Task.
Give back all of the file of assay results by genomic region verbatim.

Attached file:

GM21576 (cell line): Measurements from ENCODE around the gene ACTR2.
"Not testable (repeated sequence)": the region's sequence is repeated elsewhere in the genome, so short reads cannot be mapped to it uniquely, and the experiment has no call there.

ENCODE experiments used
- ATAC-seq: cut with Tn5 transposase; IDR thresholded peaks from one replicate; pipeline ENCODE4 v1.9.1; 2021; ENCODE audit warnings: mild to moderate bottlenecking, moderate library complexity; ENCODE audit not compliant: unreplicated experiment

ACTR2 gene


GM21576 (cell line): Measurements from ENCODE around the gene ACTR2.
"Not testable (repeated sequence)": the region's sequence is repeated elsewhere in the genome, so short reads cannot be mapped to it uniquely, and the experiment has no call there.

ENCODE experiments used
- ATAC-seq: cut with Tn5 transposase; IDR thresholded peaks from one replicate; pipeline ENCODE4 v1.9.1; 2021; ENCODE audit warnings: mild to moderate bottlenecking, moderate library complexity; ENCODE audit not compliant: unreplicated experiment

ACTR2 gene